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In every project or business you are doing there will be task that you love & task that you hate or at least dislike. You delegate the things you hate or dislike and keep the things you love for you to do. Hopefully you will love things more important than stuffing envelopes. J
I am a bit of a Pollyanna; I tend to love almost everything but the most tedious of tasks. It took me awhile to delegate things that I should delegate. Once I did this, I found other projects, other little business ventures that I loved and I started doing these things. When I did this, I stated having the same issues again, lack of delegation. I have delegated out the day to day tasks in our plumbing business, and then I failed to delegate the tasks in our real estate business. Now I have started the process to out source more of the tedious tasks associated with real estate and other ventures.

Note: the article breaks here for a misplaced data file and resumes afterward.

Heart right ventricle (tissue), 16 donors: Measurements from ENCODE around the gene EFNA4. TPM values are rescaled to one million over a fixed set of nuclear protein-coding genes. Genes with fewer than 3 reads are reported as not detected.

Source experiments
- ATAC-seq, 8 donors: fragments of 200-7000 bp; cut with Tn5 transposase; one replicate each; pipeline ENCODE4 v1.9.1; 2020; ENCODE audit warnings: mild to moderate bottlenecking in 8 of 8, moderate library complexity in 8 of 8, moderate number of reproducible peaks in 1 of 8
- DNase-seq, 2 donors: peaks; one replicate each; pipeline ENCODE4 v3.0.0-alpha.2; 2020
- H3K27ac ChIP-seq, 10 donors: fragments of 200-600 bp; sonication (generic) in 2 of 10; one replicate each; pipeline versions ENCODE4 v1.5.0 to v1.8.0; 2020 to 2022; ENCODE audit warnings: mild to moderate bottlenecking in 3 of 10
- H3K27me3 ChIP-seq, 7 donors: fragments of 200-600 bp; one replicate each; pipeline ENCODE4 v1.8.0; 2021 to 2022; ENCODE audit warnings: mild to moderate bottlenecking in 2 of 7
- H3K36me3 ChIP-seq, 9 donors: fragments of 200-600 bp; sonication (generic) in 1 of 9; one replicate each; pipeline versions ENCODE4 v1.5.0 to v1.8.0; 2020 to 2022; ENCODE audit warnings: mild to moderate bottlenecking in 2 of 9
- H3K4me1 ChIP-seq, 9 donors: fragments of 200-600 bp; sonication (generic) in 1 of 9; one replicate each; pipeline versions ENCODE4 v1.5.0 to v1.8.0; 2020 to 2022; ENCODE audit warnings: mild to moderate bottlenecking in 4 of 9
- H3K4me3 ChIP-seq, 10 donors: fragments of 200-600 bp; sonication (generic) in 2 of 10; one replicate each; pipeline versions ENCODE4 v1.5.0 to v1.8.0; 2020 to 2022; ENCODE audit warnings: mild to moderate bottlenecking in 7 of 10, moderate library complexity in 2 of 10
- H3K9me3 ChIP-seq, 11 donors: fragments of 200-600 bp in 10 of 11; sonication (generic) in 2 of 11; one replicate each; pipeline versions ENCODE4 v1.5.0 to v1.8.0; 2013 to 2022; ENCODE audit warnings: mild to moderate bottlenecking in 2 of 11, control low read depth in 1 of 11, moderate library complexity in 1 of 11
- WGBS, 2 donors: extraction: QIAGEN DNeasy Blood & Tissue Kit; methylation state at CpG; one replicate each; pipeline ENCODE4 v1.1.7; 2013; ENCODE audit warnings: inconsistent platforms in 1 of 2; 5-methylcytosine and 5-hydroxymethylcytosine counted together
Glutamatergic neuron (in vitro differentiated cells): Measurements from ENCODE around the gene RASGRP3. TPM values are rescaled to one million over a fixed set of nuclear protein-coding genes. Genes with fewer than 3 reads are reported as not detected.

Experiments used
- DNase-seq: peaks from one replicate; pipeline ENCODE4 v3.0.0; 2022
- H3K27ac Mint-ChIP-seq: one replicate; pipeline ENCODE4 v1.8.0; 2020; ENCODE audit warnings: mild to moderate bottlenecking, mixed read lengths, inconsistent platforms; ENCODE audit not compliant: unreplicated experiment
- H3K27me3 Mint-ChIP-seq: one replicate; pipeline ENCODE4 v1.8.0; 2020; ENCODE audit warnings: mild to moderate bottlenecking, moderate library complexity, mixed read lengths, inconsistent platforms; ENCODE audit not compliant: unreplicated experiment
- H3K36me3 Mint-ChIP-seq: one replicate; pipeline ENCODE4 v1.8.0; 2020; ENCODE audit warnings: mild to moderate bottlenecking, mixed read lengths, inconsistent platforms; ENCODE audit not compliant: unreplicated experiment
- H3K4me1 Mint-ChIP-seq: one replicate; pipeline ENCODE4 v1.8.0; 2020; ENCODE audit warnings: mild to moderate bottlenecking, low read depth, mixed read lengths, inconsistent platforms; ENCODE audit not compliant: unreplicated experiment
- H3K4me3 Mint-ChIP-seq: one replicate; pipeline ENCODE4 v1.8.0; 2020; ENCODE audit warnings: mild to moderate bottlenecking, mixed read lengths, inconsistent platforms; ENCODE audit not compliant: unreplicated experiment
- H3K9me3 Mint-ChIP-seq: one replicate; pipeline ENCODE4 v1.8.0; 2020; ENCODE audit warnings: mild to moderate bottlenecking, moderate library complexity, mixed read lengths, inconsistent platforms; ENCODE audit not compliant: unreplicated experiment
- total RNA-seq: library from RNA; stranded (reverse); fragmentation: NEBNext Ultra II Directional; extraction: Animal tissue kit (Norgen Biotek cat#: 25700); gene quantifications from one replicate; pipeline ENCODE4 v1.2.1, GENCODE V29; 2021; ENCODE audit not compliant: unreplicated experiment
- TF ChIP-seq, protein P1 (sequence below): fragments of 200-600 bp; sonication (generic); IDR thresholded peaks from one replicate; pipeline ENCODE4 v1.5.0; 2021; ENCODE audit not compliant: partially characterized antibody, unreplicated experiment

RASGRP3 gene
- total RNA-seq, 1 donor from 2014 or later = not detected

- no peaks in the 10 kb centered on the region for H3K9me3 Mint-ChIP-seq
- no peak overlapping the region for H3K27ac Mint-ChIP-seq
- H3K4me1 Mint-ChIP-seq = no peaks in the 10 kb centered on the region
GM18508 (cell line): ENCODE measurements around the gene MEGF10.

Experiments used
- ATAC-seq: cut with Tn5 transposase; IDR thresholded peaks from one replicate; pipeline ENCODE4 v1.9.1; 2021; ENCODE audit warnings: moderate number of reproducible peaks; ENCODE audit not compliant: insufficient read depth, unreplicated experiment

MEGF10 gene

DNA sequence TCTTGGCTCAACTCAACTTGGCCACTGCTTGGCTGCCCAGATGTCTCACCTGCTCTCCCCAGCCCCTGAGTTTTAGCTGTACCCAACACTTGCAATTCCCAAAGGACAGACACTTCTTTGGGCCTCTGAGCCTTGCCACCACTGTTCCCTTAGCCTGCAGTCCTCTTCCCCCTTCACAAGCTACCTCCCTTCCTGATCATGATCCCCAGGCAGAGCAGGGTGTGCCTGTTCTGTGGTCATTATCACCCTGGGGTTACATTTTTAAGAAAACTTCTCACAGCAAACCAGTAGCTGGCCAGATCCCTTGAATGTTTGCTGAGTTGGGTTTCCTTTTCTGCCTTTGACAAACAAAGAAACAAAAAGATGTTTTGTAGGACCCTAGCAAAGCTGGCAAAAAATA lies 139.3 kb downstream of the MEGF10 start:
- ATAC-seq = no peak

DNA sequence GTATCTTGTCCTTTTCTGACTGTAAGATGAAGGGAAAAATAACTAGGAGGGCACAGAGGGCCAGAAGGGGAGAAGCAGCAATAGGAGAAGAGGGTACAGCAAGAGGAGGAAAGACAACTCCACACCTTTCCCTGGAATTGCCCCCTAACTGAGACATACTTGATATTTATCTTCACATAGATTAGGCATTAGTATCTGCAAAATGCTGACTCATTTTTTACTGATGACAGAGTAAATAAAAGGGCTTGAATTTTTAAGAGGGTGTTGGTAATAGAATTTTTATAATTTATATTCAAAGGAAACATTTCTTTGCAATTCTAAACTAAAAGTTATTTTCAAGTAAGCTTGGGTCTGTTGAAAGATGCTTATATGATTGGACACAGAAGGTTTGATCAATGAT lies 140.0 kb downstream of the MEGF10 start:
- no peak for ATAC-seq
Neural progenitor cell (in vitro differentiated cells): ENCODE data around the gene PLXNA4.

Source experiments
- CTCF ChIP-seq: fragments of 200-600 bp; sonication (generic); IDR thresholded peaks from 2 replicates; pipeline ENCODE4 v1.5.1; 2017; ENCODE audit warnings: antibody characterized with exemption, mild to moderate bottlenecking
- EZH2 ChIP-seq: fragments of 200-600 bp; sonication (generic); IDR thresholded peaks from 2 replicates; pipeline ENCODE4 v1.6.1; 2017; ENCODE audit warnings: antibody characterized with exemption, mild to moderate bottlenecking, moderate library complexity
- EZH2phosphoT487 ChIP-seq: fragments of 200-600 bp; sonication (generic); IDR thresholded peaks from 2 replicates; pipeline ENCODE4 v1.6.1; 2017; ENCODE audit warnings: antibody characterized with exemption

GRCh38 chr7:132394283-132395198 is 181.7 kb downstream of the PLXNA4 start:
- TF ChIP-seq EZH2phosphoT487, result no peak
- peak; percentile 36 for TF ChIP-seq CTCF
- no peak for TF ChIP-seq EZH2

My passion is travel, we use our businesses to pay for our travel in the last three years we have enjoyed Kauai, Seattle, Portland OR, Savanna GA, Tampa, Phoenix, D.C., Reno, the Bahamas, Cancun, St Petersburg FL, Boston, Martha’s Vineyard, Providence RI, Long Island, and lots of time off at our beach house. Another thing I feel is more important than any amount of money is the contact with people that we have from all over the country these are all people that we have met through business groups and they are true friends. We hear from them every week & take vacations with them; attend family functions in far away states, they have become our extended family.
My husband’s passion is vintage cars, we have started a car restoration and sales business and he has owned or now owns cars from the 30’s, 40’s, 50’s, & 60’s. He has bought, sold, tinkered with and thoroughly loved every second of the car business. He has met like minded people & made great friends in this business they have become a great part of our life.
 

kimberland

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Jul 25, 2007
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When you were on the road to financial freedom, did you think, "I can't wait to get there so I can do XXXX?" Or did you just figure out you'd figure it out?
Actually, yes.
I always wanted to write novels
but that is a tough, tough road
if you need money immediately to pay the rent.